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Human-Tiger Conflict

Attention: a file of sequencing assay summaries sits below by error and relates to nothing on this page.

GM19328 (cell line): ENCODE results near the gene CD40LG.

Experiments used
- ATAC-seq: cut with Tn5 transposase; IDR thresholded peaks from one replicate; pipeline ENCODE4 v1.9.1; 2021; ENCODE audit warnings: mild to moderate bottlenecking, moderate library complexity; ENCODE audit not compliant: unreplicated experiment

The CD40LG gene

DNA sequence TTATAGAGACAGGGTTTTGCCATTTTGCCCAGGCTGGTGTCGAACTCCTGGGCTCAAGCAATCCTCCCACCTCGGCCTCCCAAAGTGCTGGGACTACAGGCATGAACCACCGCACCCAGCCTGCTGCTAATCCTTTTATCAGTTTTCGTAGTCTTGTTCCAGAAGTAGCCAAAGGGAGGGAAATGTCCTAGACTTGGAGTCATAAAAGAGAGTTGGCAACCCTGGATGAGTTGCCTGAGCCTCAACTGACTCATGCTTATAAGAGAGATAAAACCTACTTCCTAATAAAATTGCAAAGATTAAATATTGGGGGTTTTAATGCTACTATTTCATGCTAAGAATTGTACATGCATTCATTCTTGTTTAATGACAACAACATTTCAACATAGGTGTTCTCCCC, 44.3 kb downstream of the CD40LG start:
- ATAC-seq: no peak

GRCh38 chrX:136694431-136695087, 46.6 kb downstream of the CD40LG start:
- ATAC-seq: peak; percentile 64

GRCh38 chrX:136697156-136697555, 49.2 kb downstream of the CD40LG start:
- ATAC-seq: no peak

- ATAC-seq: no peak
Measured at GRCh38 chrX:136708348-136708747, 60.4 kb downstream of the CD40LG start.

Sumatran tigers (Panthera tigris sumatrae) are critically endangered. One of their last strongholds is the Leuser Ecosystem where they can find themselves in close contact with forest edge communities that have settled up against the forest. Almost all of these communities graze livestock for income, either the main source or supplementary. Typically, livestock are grazed freely overnight in the oil palm plantations that border the National Park and it's an easy meal for an ambush hunter like a tiger, coming straight out of the forest. Retaliation can be in the form of setting snares, shooting or poisoning the tiger and Sumatran Ranger Project responds to every sighting or evidence of a tiger or livestock loss to tigers. In order to find a long-term sustainable solution to the increasing problem of human-tiger conflict in the communities we patrol near, we have started to build predator-proof livestock corrals away from the forest, to enable locals to overnight their cows safely. So far these have been a successful and cost-effective method to reduce human-tiger conflict in this landscape, keeping tigers and locals' livelihoods safe. 

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